Don’t let the “…DM or nanny may not be coming back” thoughts take away your joy. You can handle whatever comes. For now, have the conversation in a peaceful way. Then make peace with the fact that you will never know if she is coming back or not, and be OK with it.

5. Manage your finances

It’s important that you stay within your budget during the Christmas holiday. The holidays are stressful enough without creating more stress by overspending. Avoid the trap of believing that you have to spend a lot of money to make someone happy. Gifts are soon forgotten, but the bills can last a long, long time.

If finances are tight, pay as many of your January bills in advance as you can. Also, keep aside money for things like groceries and fuel. Reduce the temptation to spend this money by keeping it in a bank account that you can’t access easily.

The truth is that we tend to overspend in December. And another truth is that you can have a great holiday with the money that’s left over after you pay your January bills in advance or stick to a budget.

As an additional prep for the future, open an account for holidays and save some money into it each month. This will ensure that you have a less stressful Christmas holiday next year where finances are concerned.

6. Make the choice to be as happy as possible

Happiness is a choice and you can be happy even during a stressful season. Make a choice to enjoy the holidays as much as you can. Your attitude colours your perception so choose to be optimistic.

  • There will be good times and you’ll be more likely to enjoy yourself.
  • The holiday season brings chaos so expect some chaos, too. These can include bad weather, more traffic, travel, crowds, and more people than you’re used to dealing with in your home.
  • Also, expect that nothing will go as planned and decide to enjoy the holidays anyway. Chances are, things will turn out better than you thought they would.

Above all, be grateful

It’s easier to relax and enjoy yourself when you feel grateful. You worry less about the mishaps, inconveniences, and perceived slights when gratitude is in your heart. You have a lot to be grateful for so keep that in mind before, during and after the holidays.

One last thing…

Please don’t be the guest from hell if you’re being hosted or staying at a hotel!

Your host and the hotel staff are already stressed enough during this season. So don’t be the one to add to their stress levels.

Be courteous at all times, even when you have a complaint or need something done for you. Also, be kind even when you’re not happy or feel like blowing up.

If you’re being hosted, help out as much as you can. It’s easy to slip into holiday mode and ignore the fact that your host is also busy. Ask them what help they need, let them know which tasks you can take on, and keep your word.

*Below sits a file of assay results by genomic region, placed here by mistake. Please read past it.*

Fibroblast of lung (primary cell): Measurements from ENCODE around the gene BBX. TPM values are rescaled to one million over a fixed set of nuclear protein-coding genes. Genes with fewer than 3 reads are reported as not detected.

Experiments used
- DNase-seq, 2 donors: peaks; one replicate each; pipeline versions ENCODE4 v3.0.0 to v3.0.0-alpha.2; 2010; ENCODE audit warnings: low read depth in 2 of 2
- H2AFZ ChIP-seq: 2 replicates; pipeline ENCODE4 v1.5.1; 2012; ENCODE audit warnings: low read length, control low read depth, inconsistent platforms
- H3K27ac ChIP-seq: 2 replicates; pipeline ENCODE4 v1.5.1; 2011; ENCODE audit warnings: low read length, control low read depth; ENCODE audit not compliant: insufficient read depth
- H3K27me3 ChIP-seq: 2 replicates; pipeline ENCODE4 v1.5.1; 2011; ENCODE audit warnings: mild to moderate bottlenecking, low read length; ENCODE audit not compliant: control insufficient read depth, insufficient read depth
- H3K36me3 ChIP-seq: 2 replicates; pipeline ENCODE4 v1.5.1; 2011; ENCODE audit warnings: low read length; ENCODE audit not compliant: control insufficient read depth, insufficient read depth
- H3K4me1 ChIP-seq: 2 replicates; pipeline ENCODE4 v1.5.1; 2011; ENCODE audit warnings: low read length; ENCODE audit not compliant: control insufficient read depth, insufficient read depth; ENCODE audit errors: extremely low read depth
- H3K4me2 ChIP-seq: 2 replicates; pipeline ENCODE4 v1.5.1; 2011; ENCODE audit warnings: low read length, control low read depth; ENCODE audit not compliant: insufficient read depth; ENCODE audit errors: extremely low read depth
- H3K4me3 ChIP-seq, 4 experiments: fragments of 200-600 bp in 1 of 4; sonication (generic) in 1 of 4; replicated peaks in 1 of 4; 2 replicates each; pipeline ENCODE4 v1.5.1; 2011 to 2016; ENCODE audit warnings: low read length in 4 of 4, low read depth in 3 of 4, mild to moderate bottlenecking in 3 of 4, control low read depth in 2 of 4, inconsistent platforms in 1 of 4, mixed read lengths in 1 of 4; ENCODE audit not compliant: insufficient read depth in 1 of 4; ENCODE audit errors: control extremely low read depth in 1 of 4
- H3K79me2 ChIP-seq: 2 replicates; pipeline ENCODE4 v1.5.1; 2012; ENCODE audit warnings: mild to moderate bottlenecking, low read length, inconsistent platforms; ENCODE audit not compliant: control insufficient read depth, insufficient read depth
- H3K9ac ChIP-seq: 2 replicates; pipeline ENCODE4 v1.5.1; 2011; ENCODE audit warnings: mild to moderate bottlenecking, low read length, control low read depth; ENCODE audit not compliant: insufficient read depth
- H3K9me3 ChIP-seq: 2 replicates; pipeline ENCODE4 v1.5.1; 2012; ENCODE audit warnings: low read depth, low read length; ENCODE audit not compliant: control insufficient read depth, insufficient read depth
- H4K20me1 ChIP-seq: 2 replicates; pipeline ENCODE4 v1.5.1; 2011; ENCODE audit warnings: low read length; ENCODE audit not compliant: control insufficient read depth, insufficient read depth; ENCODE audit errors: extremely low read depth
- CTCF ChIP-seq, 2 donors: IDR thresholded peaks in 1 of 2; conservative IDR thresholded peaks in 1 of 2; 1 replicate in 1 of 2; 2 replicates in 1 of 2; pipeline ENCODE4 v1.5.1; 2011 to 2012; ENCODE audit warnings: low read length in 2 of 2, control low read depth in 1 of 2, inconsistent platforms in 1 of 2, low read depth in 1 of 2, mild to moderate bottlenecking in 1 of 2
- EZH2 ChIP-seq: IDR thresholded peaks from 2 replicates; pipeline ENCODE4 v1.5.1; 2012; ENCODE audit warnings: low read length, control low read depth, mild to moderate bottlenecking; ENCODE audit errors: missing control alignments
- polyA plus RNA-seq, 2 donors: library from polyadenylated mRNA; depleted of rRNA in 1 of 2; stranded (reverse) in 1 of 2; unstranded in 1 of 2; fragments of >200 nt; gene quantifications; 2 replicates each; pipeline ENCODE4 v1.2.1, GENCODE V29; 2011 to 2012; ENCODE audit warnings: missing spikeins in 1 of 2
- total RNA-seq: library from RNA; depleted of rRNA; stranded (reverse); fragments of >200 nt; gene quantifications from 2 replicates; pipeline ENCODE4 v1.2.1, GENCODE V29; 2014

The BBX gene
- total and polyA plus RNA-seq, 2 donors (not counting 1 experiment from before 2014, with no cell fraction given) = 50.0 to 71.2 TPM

Finally, if you’re staying with in-laws this holiday season and that is stressing you, have a look at this article for some tips on handling holidays with in-laws.

Over to you…

It’s possible to enjoy the holidays while minimizing the amount of stress involved. With careful planning and some optimism, you can have a great holiday season that you’ll remember fondly for years to come.

Use the tips in this article to make this Christmas holiday season the least stressful you’ve ever had.

(Photo Courtesy of Unsplash

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Need some help preparing for a stress-free Christmas holiday?

Making physical plans for the holiday can be a breeze. However, preparing your mindset to have a stress-free Christmas holiday may be out of your realm.

If you’re feeling stuck and unmotivated when you think of the holiday season, I can help in a private 1-1 Strategy Session. This session will help you:

  1. Get CLARITY about what to focus on before, during and after the holidays.
  2. UNCOVER hidden challenges that may be slowing you down or stopping you from achieving what you want.
  3. CREATE a 3-step action plan that you’re motivated to work on starting right now.

You’ll put your plan to work immediately and it does not require you to add more to your plate. In fact, you will find that you start clearing things out, delegating effectively, or handling your life and work differently.

I’ll also share with you a simple and highly effective process for finding peace at any moment. This is a process that you can do in as little as 5 minutes. Get started on it before the holiday season so that it kicks in for you when needed during the holiday.

You will leave this session renewed, reenergized, and inspired to enjoy a stress-free Christmas holiday.

Don’t struggle this year. Book a Strategy Session and let me help you prepare for and have your best holiday ever!